Who killed renowned novelist Harlan Thrombey? Was it the dutiful son? Was it the rebellious grandson? Was it the sweet caretaker? The answer to this question is actually far more complicated than I expected, as Knives Out delivers a very engaging and extremely entertaining murder mystery in time for the Thanksgiving weekend. This story is chock-full of twists and turns that will keep you guessing until the ending credits. This Rian Johnson-helmed film is worth a trip to the theater because of its excellent plot and all-star cast that includes Chris Evans, Jamie Lee Curtis, Daniel Craig, Christopher Plummer, Michael Shannon, and many more. Harlan Thrombey is cleaning house on his birthday, looking to stop indulging his spoiled and entitled children and grandchildren. After years of catering to their every whim, he has decided that he will no longer bankroll their lifestyles. Well, that sounds like a motive for murder if I ever heard one, and that is just what happens when his body is discovered the day after his birthday. Initially suspected to be suicide, the knives come out when renowned private detective Beniot Blanc arrives and announces that he suspects foul play.
With the suspicions of murder in the air, as well as the substantial estate left behind by Harlan, the family wastes no time turning on one another. Caught up in the family drama as well as the murder investigation, caretaker Marta Cabrera is quickly in over her head with the biggest surprise to come. Family secrets will be revealed, and you won’t be believe who the killer is.
Money really does bring out the worst in people, and that idea is on full display in this film. On the bright side, it makes for entertaining storytelling. Rian’s decision to intercut the interrogation of the family members to show them giving contradictory information was good one, as it gives a great insight into the family’s dysfunction. The best one in this sequence hands down was Don Johnson; he is just one quip after another and blunt with his opinion of his nephew by marriage. This sequence is also our introduction to Craig’s character, who is among the film’s most interesting characters minus his accent. He’s quick-witted, determined, very analytical, though he does have one very clear blind spot.
The caretaker Marta is the audience’s window into this world, and she is a compelling character; there is an innocence to the character that makes her instantly likable. Evan’s Ransom is the opposite. Of the family is quite possibly the most entitled and spiteful, but Evan’s delivery and natural charisma makes it impossible to dislike the character no matter what he is doing.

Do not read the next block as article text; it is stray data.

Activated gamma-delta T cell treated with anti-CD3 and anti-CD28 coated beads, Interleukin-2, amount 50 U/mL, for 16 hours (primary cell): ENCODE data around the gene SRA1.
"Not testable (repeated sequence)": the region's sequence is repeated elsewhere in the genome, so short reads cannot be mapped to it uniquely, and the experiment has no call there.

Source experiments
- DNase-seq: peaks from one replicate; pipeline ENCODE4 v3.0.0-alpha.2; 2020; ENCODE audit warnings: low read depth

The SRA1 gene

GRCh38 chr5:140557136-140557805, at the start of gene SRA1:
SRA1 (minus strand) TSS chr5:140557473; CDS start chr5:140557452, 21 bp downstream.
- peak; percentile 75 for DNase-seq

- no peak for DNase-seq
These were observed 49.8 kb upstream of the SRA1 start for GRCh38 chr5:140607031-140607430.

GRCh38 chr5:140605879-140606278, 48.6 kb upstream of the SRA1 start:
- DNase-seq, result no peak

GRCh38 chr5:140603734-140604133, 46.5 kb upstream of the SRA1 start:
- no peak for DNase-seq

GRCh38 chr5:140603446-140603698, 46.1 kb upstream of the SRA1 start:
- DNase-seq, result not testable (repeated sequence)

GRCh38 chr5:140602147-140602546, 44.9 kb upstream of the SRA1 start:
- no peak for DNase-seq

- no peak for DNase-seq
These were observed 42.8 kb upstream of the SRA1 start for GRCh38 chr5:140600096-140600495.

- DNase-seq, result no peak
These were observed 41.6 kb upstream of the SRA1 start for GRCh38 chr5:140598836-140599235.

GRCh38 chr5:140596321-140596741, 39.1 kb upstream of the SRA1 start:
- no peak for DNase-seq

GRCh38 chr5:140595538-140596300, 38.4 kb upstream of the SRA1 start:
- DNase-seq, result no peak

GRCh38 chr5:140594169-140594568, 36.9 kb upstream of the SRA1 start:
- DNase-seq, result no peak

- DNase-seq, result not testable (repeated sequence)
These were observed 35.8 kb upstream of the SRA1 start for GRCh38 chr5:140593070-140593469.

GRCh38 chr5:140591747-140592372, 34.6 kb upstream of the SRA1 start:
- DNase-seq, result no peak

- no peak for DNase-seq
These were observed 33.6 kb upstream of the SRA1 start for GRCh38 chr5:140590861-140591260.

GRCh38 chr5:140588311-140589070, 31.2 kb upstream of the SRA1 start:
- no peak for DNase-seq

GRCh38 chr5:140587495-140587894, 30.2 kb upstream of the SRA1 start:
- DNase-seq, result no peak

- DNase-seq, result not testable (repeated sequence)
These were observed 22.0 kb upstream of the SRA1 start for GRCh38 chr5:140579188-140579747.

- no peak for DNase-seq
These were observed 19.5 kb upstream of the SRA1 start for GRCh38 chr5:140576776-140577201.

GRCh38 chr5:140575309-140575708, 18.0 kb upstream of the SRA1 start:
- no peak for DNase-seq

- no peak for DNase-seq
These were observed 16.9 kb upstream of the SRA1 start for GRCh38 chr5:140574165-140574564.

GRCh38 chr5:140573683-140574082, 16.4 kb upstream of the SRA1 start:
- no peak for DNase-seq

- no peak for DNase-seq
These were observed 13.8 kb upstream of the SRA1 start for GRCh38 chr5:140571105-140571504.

The only thing that gave me pause was the circumstances of Harlan’s death, which I felt came quite early in the film’s run. I was expected it to be more drawn out; having the mystery spoiled was momentarily off-putting for me. It was a bittersweet moment for me. Fortunately just because we learn the circumstances doesn’t mean that we fully understand what happened, as the truth turns out to be much more complicated than I had imagined.
There are some underutilized talents in the film that were obviously brought in to be a bigger draw for the film, such as LaKeith Stanfield as Detective Eliot; Stanfield has been a breakout star since the television series Atlanta, and his star has continue to climb with him crossing over to the silver screen. However, in this film he is kind of wasted and mainly acts as a sounding board for Craig’s Blanc to voice his theories and suspicions. Also there is Katherine Langford, who many will recognize from 13 Reasons Why, and most likely her cameo appearance in the deleted scenes of Avengers Endgame as Tony’s grown-up daughter Morgan. Though it is great to see her and she has one brief moment of crisis in the film, her character is not central to the plot and could easily be removed without much consequence. That is not a reflection on Langford at all, merely an observation that her talents were been slightly wasted.
Knives Out faces stiff competition for the box office crown this weekend, and though I wholeheartedly believe that the film is worthy of the title, I have my doubts due to the Disney powerhouse film that it is up against. Still I encourage all who love a good murder mystery to head to the theater this weekend and support the film. Who knows, maybe we can get lucky and it can obtain that much-deserved honor.